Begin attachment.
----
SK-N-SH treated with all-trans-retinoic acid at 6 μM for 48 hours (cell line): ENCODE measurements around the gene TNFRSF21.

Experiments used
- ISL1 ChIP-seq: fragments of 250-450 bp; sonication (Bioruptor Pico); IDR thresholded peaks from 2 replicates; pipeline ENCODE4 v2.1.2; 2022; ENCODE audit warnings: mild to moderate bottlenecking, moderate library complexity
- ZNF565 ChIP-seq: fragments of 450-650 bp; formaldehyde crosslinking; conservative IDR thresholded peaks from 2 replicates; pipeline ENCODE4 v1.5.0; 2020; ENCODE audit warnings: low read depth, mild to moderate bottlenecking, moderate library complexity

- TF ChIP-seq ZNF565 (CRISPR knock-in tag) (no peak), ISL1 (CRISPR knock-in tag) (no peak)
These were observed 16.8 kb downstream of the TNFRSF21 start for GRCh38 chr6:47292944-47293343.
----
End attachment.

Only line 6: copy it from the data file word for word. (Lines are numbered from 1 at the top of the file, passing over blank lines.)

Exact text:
These were observed 16.8 kb downstream of the TNFRSF21 start for GRCh38 chr6:47292944-47293343.